# How many numbers can be formed? [closed]

How many numbers can be formed from 1, 2, 3, 4, 5, ( without repetition), when the digit at the unit's place must be greater than that in the ten's place?

## closed as off-topic by jvdhooft, Théophile, M. Winter, Leucippus, ShaileshJun 19 '18 at 0:31

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• "This question is missing context or other details: Please improve the question by providing additional context, which ideally includes your thoughts on the problem and any attempts you have made to solve it. This information helps others identify where you have difficulties and helps them write answers appropriate to your experience level." – jvdhooft, Théophile, M. Winter, Leucippus, Shailesh
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• Please have a look at how to ask a good question. – Théophile Jun 18 '18 at 22:25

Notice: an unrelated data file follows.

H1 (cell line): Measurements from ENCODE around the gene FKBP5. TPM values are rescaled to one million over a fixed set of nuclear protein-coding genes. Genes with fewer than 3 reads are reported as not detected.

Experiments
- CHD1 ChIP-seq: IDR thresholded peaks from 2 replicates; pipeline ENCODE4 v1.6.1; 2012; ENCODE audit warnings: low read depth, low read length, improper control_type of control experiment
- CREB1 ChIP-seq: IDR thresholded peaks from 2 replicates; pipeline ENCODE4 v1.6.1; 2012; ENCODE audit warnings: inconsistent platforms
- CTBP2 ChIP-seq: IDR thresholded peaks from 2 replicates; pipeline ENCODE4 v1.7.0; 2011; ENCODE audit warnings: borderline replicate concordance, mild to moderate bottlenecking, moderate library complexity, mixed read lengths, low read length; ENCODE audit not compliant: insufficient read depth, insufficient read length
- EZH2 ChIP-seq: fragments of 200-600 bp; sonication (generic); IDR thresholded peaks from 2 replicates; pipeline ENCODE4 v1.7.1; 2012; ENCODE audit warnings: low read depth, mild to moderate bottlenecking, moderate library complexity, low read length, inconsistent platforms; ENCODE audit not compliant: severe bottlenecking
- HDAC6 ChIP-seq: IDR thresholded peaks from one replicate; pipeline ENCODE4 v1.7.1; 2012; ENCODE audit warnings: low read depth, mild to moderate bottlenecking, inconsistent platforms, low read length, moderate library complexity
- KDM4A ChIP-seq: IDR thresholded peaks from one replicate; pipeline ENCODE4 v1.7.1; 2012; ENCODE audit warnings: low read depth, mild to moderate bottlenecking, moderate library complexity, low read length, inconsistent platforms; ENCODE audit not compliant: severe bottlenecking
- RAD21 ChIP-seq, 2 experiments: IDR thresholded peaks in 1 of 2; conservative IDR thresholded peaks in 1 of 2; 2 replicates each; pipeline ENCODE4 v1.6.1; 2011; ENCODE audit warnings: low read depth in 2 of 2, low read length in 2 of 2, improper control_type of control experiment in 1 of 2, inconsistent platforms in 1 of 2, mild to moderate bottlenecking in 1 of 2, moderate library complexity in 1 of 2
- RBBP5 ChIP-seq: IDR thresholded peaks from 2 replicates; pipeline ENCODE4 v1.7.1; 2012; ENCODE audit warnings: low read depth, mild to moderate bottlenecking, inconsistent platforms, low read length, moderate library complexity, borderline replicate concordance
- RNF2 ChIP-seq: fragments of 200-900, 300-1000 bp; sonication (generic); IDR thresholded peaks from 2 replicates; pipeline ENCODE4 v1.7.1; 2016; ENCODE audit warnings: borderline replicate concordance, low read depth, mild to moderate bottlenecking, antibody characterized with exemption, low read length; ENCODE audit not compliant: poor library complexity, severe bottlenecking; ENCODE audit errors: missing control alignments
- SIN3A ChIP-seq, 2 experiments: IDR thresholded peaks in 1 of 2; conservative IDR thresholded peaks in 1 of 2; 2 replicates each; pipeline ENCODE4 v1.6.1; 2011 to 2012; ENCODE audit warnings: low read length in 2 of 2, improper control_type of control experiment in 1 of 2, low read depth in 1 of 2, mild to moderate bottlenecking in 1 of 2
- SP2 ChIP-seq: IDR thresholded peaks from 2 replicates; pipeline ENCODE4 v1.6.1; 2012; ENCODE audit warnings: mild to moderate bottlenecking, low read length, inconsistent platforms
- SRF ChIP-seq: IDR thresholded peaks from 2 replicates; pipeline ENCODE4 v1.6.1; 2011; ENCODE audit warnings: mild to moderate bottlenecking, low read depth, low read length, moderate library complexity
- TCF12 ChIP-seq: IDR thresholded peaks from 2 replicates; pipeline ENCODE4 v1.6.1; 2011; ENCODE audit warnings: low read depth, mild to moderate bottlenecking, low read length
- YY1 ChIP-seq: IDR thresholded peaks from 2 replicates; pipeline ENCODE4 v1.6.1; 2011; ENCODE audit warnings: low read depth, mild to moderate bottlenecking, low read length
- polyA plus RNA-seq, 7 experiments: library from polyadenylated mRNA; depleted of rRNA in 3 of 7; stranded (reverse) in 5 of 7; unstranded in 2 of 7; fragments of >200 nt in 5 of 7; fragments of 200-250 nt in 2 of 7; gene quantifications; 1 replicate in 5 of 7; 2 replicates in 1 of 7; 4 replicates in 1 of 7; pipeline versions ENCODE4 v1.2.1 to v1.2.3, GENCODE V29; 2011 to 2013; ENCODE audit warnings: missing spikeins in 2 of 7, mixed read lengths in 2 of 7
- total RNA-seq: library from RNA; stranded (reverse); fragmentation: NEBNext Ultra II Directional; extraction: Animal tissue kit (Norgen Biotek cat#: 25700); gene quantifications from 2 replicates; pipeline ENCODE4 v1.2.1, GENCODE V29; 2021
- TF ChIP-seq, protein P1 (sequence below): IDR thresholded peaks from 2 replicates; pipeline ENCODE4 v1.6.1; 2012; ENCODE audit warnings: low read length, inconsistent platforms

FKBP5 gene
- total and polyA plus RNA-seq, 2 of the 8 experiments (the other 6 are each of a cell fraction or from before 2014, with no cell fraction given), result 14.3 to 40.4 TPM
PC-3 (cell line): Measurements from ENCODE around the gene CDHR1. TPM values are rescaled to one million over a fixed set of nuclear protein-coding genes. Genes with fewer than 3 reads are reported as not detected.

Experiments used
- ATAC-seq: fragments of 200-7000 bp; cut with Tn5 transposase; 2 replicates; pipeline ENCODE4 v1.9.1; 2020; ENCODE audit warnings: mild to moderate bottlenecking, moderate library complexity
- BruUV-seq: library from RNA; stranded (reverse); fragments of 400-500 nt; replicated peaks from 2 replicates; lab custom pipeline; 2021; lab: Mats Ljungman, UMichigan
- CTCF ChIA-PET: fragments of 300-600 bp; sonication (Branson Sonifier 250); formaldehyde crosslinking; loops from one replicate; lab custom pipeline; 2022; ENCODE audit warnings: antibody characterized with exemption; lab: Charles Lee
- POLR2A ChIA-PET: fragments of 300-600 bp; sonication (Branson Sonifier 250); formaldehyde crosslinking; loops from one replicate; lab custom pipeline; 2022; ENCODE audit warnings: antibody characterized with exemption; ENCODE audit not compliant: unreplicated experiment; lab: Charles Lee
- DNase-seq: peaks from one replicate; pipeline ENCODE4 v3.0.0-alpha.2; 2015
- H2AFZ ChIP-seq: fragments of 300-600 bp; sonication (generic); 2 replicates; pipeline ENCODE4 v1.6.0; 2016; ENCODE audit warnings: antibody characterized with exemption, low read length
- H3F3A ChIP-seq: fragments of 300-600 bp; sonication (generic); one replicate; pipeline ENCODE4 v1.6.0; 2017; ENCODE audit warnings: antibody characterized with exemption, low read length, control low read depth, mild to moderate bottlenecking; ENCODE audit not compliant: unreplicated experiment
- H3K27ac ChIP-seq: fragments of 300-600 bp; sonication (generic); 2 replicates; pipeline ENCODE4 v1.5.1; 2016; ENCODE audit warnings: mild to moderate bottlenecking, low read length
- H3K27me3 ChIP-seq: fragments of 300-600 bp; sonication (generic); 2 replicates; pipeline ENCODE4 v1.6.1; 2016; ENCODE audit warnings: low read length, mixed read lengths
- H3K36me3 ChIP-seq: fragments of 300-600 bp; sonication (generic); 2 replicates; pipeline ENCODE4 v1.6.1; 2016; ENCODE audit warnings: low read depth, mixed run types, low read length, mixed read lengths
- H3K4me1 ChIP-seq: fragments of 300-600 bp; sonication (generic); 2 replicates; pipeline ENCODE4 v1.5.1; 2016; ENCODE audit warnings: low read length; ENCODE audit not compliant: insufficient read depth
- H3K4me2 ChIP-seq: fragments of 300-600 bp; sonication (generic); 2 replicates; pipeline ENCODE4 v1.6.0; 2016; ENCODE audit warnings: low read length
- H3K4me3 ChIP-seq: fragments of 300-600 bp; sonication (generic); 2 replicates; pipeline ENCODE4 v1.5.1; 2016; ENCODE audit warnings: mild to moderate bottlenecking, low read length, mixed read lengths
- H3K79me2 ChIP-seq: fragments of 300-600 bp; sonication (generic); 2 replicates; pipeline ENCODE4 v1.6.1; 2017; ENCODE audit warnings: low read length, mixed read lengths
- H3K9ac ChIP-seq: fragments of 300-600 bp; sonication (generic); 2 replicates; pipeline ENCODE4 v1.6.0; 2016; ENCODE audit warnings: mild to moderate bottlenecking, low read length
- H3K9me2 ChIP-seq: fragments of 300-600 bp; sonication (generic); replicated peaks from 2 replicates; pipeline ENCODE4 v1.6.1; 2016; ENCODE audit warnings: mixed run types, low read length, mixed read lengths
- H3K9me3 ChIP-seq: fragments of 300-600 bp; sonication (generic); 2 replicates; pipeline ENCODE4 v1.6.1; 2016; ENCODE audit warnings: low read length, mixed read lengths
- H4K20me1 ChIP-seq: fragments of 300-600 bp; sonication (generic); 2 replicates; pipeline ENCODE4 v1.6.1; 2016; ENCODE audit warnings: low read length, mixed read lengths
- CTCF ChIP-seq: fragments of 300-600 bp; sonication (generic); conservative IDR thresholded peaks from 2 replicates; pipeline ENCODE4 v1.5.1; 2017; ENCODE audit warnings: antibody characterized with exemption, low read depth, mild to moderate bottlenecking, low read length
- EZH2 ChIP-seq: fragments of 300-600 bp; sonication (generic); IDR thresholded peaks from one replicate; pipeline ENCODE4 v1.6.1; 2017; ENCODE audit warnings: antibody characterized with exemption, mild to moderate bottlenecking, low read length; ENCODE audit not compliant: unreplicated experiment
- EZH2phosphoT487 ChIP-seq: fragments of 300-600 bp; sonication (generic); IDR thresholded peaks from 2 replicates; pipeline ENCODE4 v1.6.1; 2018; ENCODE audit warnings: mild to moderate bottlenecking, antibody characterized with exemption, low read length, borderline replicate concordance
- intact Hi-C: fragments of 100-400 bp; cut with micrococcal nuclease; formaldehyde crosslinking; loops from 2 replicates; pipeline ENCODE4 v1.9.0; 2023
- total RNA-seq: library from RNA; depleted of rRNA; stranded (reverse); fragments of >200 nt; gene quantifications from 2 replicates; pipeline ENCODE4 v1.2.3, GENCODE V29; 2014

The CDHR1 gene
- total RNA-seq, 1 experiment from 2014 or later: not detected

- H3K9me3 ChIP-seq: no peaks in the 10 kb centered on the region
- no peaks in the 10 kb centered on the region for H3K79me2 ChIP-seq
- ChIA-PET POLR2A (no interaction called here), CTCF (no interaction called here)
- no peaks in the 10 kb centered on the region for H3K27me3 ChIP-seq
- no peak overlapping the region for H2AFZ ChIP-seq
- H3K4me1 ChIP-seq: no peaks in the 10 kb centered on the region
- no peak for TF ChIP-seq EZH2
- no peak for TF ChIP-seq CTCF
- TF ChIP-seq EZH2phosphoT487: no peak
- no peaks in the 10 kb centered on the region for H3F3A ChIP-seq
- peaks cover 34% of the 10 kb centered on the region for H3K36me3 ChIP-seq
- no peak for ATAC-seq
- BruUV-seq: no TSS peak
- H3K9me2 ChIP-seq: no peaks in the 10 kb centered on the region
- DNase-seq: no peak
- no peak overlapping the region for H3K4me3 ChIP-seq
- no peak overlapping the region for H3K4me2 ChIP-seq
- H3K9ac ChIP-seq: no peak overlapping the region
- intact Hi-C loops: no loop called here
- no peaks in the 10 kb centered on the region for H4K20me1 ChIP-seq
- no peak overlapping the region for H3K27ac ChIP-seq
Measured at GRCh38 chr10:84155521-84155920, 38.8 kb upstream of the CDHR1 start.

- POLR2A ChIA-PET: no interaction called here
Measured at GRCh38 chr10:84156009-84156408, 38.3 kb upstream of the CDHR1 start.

• You can explicitly count this yourself on paper. If there are too many, you can try with $1,2,3,4$ or $1,2,3$ and see if you notice a pattern... – Jair Taylor Jun 18 '18 at 22:35

## 3 Answers

Hint: how many numbers can be formed at all, and what proportion of those have the digit in the units place bigger than that in the tens place?

total methods without any restriction $= 5\cdot4\cdot3\cdot2\cdot1 = 120$

Now for units place to be greater than tens place , only one method out of the set of two will be correct.

Ex$:$ $12$ & $21$ only one will be valid so answer will be $\dfrac{120}{2} = 60$

So, $60$ numbers can be formed using all of $1,2,3,4,5($without repetition$),$when the digit at the units place must be greater than that in the tenth place.

we take 1 as in the tenth place digit then in units place 2,3,4 and 5 can only be used. so the first 3 digits from left can be parmuted using any 3 digits. So number of possible ways are 3! total ways=4*3! for 2,3*3! for 3,2*3! for4,1*3! therefore total numbers will be=(4+3+2+1)*3!=60